That is not true you simply can not view the entire screen at once. You can use the higher resolution in windows you simply can not view it all at once try it out it sucks but it is possible.
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a c 216 U Graphics card
December 12, 2011 9:09:46 PM

spentshells said:
That is not true you simply can not view the entire screen at once. You can use the higher resolution in windows you simply can not view it all at once try it out it sucks but it is possible.


Well, that is not increasing the resolution. You are increasing the desktop size beyond your resolution. You still have a view resolution exactly the same as normal. I've done it in the past, but that is not increasing your resolution, just to be clear.

CRT's actually allow you to go beyond their max resolution, although it's not recommended as it's possible to damage it, or at least that is what they say.
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a b U Graphics card
December 12, 2011 9:17:55 PM

It actually is increasing the resolution.
Go into properties and change it right now... tell me what settings you changed and then repeat again this is not changing the resolution.

I never once said the resolution of the screen can be increased.
But when Changing the amount of pixels for the desktop is in fact changing the resolution.
Like it or not that is in fact what the setting is called.
it is in fact changing the amount pixels the screen will display just not all at once.
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a c 216 U Graphics card
December 12, 2011 9:36:28 PM

spentshells said:
It actually is increasing the resolution.
Go into properties and change it right now... tell me what settings you changed and then repeat again this is not changing the resolution.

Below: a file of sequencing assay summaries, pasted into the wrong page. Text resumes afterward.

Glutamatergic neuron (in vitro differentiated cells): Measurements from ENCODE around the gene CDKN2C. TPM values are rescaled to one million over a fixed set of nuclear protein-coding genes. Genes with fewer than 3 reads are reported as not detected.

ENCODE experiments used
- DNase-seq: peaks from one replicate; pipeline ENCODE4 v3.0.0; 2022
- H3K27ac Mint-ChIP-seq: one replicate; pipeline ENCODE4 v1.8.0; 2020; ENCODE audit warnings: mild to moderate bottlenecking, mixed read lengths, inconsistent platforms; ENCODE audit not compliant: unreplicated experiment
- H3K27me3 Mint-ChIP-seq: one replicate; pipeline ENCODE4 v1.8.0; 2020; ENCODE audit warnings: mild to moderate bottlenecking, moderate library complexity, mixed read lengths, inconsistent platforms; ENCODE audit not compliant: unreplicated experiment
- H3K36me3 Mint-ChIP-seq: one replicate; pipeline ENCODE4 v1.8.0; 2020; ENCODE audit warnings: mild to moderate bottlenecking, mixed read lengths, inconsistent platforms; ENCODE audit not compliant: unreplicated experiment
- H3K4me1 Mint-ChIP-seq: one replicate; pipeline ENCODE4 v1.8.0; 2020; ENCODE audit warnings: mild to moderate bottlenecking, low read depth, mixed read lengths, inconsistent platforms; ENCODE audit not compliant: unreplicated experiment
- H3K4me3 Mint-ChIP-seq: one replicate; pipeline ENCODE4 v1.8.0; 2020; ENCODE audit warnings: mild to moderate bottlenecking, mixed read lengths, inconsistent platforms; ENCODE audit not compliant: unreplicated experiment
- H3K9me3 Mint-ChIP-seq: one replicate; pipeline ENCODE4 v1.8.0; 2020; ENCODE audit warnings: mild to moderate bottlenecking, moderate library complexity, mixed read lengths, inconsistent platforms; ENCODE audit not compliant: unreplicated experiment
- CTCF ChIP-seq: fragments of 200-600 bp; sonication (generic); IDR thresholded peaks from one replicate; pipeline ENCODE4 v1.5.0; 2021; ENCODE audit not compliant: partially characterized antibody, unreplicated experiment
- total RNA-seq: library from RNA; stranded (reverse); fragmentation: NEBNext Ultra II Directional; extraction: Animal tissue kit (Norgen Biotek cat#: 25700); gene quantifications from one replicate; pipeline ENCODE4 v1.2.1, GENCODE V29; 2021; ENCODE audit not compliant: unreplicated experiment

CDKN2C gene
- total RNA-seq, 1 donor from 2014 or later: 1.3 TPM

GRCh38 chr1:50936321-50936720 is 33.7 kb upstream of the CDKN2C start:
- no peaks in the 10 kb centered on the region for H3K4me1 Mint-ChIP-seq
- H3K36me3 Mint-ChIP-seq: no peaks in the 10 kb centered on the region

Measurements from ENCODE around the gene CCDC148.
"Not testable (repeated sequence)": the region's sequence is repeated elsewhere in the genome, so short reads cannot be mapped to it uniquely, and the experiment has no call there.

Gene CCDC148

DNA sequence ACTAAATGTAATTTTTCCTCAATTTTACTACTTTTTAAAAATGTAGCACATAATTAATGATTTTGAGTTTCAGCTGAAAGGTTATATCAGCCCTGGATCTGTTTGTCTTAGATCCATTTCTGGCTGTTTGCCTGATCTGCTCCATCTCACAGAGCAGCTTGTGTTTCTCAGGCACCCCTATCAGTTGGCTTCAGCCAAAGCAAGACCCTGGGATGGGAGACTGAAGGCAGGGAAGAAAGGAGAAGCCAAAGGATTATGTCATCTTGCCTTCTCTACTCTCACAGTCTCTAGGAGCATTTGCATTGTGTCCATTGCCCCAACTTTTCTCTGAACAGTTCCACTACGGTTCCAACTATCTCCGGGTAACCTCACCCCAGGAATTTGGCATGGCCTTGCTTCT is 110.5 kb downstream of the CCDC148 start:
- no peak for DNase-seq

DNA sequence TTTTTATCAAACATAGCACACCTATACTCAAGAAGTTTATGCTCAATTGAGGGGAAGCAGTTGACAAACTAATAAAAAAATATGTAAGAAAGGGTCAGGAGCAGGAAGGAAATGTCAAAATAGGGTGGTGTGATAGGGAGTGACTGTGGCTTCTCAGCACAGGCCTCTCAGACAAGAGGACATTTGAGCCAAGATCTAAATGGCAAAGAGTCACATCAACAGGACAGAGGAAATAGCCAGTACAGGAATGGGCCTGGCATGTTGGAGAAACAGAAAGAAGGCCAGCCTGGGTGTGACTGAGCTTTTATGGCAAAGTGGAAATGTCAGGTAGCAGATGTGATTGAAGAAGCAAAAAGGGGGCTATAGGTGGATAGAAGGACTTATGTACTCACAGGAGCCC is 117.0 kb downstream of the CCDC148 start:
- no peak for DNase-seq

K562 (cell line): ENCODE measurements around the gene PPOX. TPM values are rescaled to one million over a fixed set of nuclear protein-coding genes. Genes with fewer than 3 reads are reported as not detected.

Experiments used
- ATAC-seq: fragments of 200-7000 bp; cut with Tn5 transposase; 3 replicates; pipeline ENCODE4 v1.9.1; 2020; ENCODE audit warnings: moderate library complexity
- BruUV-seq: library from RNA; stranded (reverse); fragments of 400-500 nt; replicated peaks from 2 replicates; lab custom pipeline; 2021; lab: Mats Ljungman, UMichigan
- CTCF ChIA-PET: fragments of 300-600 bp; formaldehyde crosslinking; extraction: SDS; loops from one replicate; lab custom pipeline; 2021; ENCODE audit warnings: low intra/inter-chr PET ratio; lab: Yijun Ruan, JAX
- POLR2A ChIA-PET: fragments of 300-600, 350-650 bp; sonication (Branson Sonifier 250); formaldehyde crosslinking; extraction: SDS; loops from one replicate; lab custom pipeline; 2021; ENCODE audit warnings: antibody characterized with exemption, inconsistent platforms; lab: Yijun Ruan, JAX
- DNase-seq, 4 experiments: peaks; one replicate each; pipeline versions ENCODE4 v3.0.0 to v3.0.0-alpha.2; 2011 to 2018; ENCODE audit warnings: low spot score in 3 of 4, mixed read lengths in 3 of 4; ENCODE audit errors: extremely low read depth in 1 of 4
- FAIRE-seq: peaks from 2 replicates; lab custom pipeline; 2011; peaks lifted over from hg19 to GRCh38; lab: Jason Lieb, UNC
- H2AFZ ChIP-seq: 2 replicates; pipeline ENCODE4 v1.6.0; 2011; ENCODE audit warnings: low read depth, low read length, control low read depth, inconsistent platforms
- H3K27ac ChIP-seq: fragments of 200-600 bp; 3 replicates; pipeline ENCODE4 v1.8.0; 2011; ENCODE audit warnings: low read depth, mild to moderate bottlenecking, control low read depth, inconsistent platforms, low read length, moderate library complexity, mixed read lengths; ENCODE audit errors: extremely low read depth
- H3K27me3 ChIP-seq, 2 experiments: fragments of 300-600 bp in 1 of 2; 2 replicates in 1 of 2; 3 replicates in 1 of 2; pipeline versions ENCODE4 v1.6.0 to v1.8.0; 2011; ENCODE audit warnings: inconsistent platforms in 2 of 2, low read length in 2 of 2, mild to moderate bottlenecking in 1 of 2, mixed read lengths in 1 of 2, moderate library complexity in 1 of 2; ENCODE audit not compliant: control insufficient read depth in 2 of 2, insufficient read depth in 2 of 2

I never once said the resolution of the screen can be increased.
But when Changing the amount of pixels for the desktop is in fact changing the resolution.
Like it or not that is in fact what the setting is called.
it is in fact changing the amount pixels the screen will display just not all at once.


I can't even tell you want they call it, as I can't increase the "resolution" beyond 1080p. What ever, it's just semantics with what you are talking about. You can't increase DPI (no way to get confused here, right?), and that technique only works on the desktop, not in fullscreen gaming.
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a c 171 U Graphics card
December 12, 2011 9:43:56 PM

DPI is way different then resolution. Differences in DPI is what gives us 23" 1080 screens and 55" 1080 screens.

What shells is talking about is semi correct. When you "increase the res" it would be more appropriate to say you are "increasing the viewing res". (the setting he is talking about that is.) We call it res just to make it simple. I've done whats beig talked about on my 480 TV. Yes, you have to scroll around to see the whole window. But you are only looking at a 640x480 "window" of it at any time. There is no way to change that.

As bystander said, I can't increase the res beyond what my LCD can do. In CCC it only allows me to go up to the max of my monitor. Not sure why my CRT allowed this and my LCD doesn't.
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a c 216 U Graphics card
December 12, 2011 10:14:23 PM

4745454b said:
DPI is way different then resolution. Differences in DPI is what gives us 23" 1080 screens and 55" 1080 screens.

What shells is talking about is semi correct. When you "increase the res" it would be more appropriate to say you are "increasing the viewing res". (the setting he is talking about that is.) We call it res just to make it simple. I've done whats beig talked about on my 480 TV. Yes, you have to scroll around to see the whole window. But you are only looking at a 640x480 "window" of it at any time. There is no way to change that.

As bystander said, I can't increase the res beyond what my LCD can do. In CCC it only allows me to go up to the max of my monitor. Not sure why my CRT allowed this and my LCD doesn't.


My guess is that 1080p is as high as that setting allows. Since I use a 1080p and I presume you do too, it's not available to go beyond 1080p. It's also possible it was dropped in Win 7 or even earlier. I haven't used that setting (or played with it rather) for many years.
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a b U Graphics card
December 12, 2011 10:40:53 PM

I concede.